Bryan Taylor (R-Prattville) claims the Alabama Political Reporter (APR) knowingly published a false article that damaged his reputation and hurt his political career. Taylor is a long-time ally of former Governor Bob Riley, and APR has broken a number of stories about a Lee County grand-jury investigation that might "bring down the Riley machine" and one of its most prominent members, House Speaker Mike Hubbard.
Taylor alleges that reports on the Web site cost him a position on the Alabama Ethics Commission, according to a report at Courthouse News Service (CSN). (See complaint at the end of this post.) From the CSN report:
In a complaint filed in the Etowah County (Ala.) Circuit Court, Bryan Taylor claims the blog and its editors, Bill and Susan Britt, published an article entitled "Shadowy Conduct of the Man Who Would Be Ethics Chief," with the "conscious and malicious objective" of scuttling his potential candidacy for director of the Alabama Ethics Commission.
Taylor, who is also a practicing attorney and is representing himself in the litigation, claims the article contains "a number of maliciously false and defamatory statements, assertions, or imputations," which the article bills as "facts" about his conduct in public service.
Not surprisingly, Taylor's complaint focuses on Bob Riley:
As detailed in his complaint, Taylor is most upset about the article's depiction of his service to former Ala. Gov. Bob Riley.
Among what Taylor describes as the "false assertions" included in the blog post are that his conduct while working as an aide to Riley was "clearly improper, unethical, and potentially criminal," because he "received additional compensation from the governor's re-election campaign committee" at the same time that he was on the government payroll.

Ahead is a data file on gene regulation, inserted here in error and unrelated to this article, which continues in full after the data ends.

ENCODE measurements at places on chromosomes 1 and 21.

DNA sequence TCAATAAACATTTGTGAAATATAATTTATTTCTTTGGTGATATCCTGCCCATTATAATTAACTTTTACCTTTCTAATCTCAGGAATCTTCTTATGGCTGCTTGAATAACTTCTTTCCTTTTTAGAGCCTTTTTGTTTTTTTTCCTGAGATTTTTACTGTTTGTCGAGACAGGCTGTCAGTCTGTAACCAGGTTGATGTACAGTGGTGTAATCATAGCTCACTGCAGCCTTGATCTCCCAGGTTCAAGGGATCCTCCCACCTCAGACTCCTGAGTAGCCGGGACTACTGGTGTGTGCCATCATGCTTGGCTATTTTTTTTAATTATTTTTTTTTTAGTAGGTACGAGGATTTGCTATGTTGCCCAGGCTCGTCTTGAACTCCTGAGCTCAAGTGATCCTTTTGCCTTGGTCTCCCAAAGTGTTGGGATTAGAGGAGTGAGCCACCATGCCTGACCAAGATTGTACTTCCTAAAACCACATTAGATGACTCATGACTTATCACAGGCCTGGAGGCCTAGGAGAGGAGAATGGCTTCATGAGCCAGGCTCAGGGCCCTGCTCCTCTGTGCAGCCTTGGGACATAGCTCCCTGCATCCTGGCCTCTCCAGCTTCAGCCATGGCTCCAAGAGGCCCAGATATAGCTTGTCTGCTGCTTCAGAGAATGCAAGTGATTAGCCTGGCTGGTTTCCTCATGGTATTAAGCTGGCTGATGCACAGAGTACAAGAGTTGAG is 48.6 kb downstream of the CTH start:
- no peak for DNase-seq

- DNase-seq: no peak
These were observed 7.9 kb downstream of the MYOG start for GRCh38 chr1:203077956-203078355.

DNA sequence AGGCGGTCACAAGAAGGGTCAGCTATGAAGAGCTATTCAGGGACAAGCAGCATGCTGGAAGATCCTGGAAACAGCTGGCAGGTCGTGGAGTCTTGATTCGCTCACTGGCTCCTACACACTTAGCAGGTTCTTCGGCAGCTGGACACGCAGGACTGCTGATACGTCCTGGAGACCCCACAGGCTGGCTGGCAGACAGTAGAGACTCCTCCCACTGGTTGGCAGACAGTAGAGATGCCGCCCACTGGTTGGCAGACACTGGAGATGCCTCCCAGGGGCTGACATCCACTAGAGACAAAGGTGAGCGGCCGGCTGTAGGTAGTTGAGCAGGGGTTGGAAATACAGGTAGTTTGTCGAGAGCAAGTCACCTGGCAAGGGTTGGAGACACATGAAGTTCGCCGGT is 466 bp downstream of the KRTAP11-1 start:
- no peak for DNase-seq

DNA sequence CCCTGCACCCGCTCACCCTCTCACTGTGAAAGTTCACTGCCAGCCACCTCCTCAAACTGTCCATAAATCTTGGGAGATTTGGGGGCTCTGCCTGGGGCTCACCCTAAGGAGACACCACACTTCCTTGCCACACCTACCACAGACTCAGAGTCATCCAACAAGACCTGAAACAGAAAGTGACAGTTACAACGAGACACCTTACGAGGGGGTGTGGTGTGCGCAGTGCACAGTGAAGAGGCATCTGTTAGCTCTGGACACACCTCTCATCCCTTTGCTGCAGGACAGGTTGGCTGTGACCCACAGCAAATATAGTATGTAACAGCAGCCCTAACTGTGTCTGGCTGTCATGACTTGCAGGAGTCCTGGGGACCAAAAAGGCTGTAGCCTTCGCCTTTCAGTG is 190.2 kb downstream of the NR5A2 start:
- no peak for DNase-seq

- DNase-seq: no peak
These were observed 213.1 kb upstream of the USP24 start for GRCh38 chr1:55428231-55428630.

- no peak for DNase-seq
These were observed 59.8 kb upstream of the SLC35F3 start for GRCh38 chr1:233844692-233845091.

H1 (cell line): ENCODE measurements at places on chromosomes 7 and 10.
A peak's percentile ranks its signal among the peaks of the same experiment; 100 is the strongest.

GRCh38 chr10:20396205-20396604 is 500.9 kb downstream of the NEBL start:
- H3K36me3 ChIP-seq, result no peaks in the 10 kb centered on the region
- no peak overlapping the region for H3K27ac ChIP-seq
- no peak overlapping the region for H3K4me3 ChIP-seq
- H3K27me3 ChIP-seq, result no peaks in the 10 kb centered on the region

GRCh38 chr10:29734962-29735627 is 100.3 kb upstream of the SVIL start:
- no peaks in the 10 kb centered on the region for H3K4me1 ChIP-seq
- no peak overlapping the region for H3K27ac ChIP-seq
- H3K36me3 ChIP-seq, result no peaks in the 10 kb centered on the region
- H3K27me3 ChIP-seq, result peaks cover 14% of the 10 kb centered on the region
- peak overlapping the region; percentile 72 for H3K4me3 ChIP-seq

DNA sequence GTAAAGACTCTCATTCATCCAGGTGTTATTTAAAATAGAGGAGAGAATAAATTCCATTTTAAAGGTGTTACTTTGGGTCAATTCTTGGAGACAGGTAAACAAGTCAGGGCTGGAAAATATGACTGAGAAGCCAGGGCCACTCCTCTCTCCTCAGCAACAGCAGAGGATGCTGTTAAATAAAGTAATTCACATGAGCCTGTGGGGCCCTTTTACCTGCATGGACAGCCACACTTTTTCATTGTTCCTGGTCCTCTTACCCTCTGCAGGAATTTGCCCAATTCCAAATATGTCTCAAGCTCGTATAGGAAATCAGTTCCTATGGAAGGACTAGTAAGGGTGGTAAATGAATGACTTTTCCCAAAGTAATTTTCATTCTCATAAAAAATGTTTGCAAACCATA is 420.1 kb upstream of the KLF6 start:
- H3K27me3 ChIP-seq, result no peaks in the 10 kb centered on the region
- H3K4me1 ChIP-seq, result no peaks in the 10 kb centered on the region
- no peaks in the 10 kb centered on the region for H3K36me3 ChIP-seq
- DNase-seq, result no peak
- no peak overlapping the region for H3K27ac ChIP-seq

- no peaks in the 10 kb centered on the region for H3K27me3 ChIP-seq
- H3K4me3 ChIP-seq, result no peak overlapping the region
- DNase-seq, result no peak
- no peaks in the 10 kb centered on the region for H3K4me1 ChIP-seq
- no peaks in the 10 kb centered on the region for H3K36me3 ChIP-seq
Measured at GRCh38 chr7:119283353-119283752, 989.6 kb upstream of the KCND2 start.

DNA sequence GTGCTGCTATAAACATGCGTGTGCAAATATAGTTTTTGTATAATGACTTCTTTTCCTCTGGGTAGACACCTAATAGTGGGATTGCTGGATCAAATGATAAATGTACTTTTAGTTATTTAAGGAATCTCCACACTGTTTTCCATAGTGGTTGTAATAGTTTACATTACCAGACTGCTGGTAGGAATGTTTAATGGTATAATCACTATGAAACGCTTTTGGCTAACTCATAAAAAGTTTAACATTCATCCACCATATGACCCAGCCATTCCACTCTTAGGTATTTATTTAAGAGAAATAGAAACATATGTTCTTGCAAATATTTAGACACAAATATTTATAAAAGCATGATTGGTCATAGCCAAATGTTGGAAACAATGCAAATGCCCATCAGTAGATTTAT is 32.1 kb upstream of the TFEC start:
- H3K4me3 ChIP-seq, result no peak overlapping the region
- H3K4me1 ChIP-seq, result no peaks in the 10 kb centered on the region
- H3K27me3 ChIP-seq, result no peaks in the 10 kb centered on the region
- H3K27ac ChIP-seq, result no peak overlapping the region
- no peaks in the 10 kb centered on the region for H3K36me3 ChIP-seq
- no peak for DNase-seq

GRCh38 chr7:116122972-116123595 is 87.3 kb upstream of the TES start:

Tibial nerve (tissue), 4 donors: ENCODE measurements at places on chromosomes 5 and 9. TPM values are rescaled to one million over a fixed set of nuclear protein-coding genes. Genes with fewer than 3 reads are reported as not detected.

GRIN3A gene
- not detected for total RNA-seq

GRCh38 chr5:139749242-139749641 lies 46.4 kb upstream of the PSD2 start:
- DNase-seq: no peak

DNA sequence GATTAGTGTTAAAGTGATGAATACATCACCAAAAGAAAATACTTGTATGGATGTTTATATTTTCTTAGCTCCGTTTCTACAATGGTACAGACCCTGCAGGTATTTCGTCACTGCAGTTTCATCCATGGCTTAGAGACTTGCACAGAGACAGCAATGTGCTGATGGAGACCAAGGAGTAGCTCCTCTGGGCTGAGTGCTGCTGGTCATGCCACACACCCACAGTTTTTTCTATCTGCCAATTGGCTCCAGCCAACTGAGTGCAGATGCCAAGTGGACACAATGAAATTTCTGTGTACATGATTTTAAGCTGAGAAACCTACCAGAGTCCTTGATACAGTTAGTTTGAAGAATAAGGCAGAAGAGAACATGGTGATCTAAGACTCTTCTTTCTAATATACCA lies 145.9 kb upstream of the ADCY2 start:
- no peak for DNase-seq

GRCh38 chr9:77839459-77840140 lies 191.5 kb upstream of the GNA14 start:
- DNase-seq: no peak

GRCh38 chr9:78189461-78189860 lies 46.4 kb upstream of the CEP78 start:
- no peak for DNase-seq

Taylor further contends the post maligned him by insinuating that he refused to file a mandatory "Statement of Economic Interests" with the state's Ethics Commission over the course of the five years he worked for the governor, and by further claiming that he lied when he told a radio interviewer he practiced law before joining Riley's staff. The blog post claimed he wasn't admitted to the Alabama State bar until seven months after the governor hired him.
Taylor accuses APR of practicing sloppy journalism and being driven by money:
Taylor contends these statements are the result of the blog being overly influenced by political advertisers and that the blog routinely published "paid or otherwise compensated" political content "without labeling it as advertising, for the purpose of manipulating public opinion."
He claims the blog's editors "consciously or deliberately" failed to contact him prior to publishing the article, "and thus deprived Taylor of the opportunity to correct Defendants' falsehoods before they were published."
He also claims the editors deliberately avoided discovering or otherwise determining whether the statements contained in the article were true or false.
CSN reports that Taylor seeks unspecified compensatory and punitive damages, plus injunctive relief and court costs.